Before starting a 30-year career in business, I earned a doctorate in International Relations from Oxford University. A common question that I was asked in my corporate life was: What is a doctorate doing in marketing management? My answers usually boiled down to: I enjoy making things happen, rather than just talking about them.
Academic background helped me to do business differently
I believe that my advanced degree gave me an advantage in my job in many ways. The experience of having been an expert in my academic field of study gave me confidence when dealing with experts in other business functions or consultants.
My study of world history, institutions, and economics gave me the ability to see implications of international business trends better than most of my colleagues. Theoretical understandings enabled me to see my colleagues’, customers’, or competitors’ behaviors as part of systemic patterns rather than individual actions. This made them more predictable and me more empathetic.
Perhaps, most importantly, I learned how to learn. Although I never formally studied marketing management. I was always able to teach myself what I needed to know by hitting the books, doing my own research or experiments, seeking advice, or even going back to school again to plug the gaps.
Even late in my career, I earned a Masters in Predictive Analytics because I could see how important data analytics were becoming to my company’s future. Continuous learning is required in business, and I was more comfortable doing this than most.
Despite being mostly positive, my advanced degree was also a negative at times. Some colleagues were intimidated by my background. They misunderstood how I processed information, or even considered my analytic style to be a disadvantage in an environment that favored action. So, I always had to be careful when sharing my credentials.
Having a business background helps me to teach differently
I have been teaching for six years since retiring from corporate life. The reverse question now comes up: How does my business background affect my approach to teaching?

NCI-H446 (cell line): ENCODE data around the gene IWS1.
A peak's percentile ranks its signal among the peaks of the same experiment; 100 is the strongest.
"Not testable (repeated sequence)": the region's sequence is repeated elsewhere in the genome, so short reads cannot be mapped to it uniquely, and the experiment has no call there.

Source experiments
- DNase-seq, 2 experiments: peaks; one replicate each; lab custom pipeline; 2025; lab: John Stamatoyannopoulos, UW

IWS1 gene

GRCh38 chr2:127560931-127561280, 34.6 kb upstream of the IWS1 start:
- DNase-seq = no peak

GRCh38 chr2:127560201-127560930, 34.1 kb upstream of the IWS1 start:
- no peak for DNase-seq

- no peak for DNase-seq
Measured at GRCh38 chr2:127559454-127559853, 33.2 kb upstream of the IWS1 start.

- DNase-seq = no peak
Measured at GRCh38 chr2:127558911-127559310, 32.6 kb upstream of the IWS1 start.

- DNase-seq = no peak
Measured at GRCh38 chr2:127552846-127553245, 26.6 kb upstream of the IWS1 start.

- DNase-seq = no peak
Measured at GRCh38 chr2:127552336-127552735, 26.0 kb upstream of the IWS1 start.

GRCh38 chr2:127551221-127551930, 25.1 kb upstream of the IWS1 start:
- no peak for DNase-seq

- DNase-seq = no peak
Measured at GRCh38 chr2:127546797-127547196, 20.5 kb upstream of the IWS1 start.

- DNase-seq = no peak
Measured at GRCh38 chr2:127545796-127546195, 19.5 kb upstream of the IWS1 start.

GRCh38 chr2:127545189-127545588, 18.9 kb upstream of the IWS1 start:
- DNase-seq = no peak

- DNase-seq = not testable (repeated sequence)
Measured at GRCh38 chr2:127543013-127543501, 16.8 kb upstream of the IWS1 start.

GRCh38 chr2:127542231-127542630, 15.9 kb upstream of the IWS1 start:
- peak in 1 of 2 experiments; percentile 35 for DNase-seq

I find that my business background is a great advantage for teaching. Having done things rather than just having studied them gives me street credibility with the students. For instance, when I teach marketing research, I can supplement the textbook content with stories from a career of authorizing, planning, and attending focus groups and customer interviews all around the world. I can also pepper my lectures on marketing or business strategy with personal examples of how the textbooks’ theories played out in my career.
Personally, I enjoy sharing my personal stories and hard-won lessons. I hope that the students will find my stories useful in their future careers.
Since starting to teach, I have gained a deeper appreciation for the business theories in the textbooks that I use. One really does not know something until one has to teach it. As I learn more about business theories, I gain new perspectives on my past decisions and often wish I knew then what I now know.
I also realize that my stories are getting older every year, and therefore less relevant to the digital careers that the students will be embarking on after they finish school. The relevance of the theory that I teach, however, will fade less quickly than the relevance of my stories.